I never really liked going to the gym. Too many sweaty dudes scamming on make-up caked ladies. Too little actual working out.
But I’m not afraid to sweat, and I didn’t mind the concept. A place where you can go, free of distractions, designed and built for one purpose: self improvement.
We live (and write) in a place so exploding with distractions that is amazing we get anything done. If I had a clock that counted the hours I’ve wasted after being sucked into the soulless void of the internet, I would be terrified to look upon it and despair. With so much great existing content, so many other good writers adding new content, and so many beers to drink, it is a wonder we find type time to sleep, never mind write.
This is where my blog becomes my gym. I come here to write for the very sake of writing. To test new techniques, try new genres, fail at being funny. I write lots and lots of other things on the side, in hopes that someday my writing will be good enough that someone will pay me for this drek. It’s a gym for my mind and my fingers, a place where I can keep my writing muscles toned and sexy.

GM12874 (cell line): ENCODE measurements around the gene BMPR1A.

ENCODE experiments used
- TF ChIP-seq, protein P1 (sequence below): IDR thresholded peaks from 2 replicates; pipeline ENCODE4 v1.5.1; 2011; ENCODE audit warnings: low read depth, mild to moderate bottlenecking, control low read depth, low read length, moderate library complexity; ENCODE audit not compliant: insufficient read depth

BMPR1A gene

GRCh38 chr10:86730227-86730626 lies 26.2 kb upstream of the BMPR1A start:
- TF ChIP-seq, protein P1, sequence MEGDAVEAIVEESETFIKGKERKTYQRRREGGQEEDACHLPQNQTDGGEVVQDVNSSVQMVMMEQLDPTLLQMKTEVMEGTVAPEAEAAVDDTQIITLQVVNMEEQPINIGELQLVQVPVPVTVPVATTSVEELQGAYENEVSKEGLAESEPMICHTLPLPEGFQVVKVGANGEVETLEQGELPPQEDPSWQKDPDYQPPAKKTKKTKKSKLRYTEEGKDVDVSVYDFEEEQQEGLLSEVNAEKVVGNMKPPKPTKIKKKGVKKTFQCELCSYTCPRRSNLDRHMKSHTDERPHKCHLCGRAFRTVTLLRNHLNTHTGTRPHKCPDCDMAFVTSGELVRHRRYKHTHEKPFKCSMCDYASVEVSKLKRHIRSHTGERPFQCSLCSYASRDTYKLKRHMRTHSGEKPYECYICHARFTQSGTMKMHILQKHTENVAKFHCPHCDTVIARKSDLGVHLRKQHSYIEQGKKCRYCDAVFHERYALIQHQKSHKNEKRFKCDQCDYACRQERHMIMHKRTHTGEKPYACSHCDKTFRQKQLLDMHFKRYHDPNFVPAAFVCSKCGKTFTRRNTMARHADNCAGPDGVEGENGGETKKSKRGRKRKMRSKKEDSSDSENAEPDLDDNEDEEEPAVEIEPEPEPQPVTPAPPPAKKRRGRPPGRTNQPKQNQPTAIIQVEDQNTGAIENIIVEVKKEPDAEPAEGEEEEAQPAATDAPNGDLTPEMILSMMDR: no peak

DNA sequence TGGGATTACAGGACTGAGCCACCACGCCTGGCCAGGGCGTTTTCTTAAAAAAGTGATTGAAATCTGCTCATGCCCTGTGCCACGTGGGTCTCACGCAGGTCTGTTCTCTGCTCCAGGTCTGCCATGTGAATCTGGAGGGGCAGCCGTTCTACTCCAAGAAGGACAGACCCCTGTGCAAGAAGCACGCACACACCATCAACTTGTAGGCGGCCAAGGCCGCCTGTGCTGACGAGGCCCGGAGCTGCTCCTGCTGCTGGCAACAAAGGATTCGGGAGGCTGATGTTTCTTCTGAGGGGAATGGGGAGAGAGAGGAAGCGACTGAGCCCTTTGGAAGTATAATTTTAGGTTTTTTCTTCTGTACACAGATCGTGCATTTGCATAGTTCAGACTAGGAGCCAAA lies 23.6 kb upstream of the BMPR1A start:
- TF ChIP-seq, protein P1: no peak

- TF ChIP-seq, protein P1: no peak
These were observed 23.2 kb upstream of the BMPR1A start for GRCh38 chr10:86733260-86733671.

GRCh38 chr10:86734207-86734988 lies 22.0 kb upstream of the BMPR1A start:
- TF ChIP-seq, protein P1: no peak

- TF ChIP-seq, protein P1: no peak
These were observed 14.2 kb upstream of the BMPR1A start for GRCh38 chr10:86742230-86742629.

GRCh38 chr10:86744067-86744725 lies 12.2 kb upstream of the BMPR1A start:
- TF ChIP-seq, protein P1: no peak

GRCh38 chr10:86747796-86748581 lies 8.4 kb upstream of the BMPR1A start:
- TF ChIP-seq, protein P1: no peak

I’m not running a marathon here, I’m just on the treadmill.
We all need to train. Our minds, like our bodies, like our creative bits, need to be used to grow. The one piece of writing advice that seems to resonate across the entire universe of the craft is that to get better at writing, one must write. And write a lot. Write until fingernails are rimmed with blood and eyeballs sear from LCD burns, until your mind no longer recognizes gibberish from rhetoric and your loved ones fear for your sanity.
This is how you will improve. Lots of sets, lots of reps. Reading is good too, but it doesn’t work the core.
If you’re feeling like you can’t get past that frozen wall of writer’s block, maybe you’re just out of shape. Maybe you’re trying to lift a bar loaded up with 350 lbs when your current max weight is closer to 150. Maybe you just aren’t ready for that burly personal trainer carrying around the gallon jug of water yelling at you to “Push it” when you aren’t even really sure what you’re supposed to be pushing.
That’s OK. Lighten up your workout and train some more. You’ll find that after a while, your writing will be stronger. Cliches will crumble at your feet like decaying Roman ruins. Clever phrases will spring from your mind like a newly born Athena from Zeus’s throbbing skull. You will be able to write better, for longer, and most importantly, it will be easier.
You will get better, but you have to train. You have to sweat.
Go hit the gym. I’ll see you out there.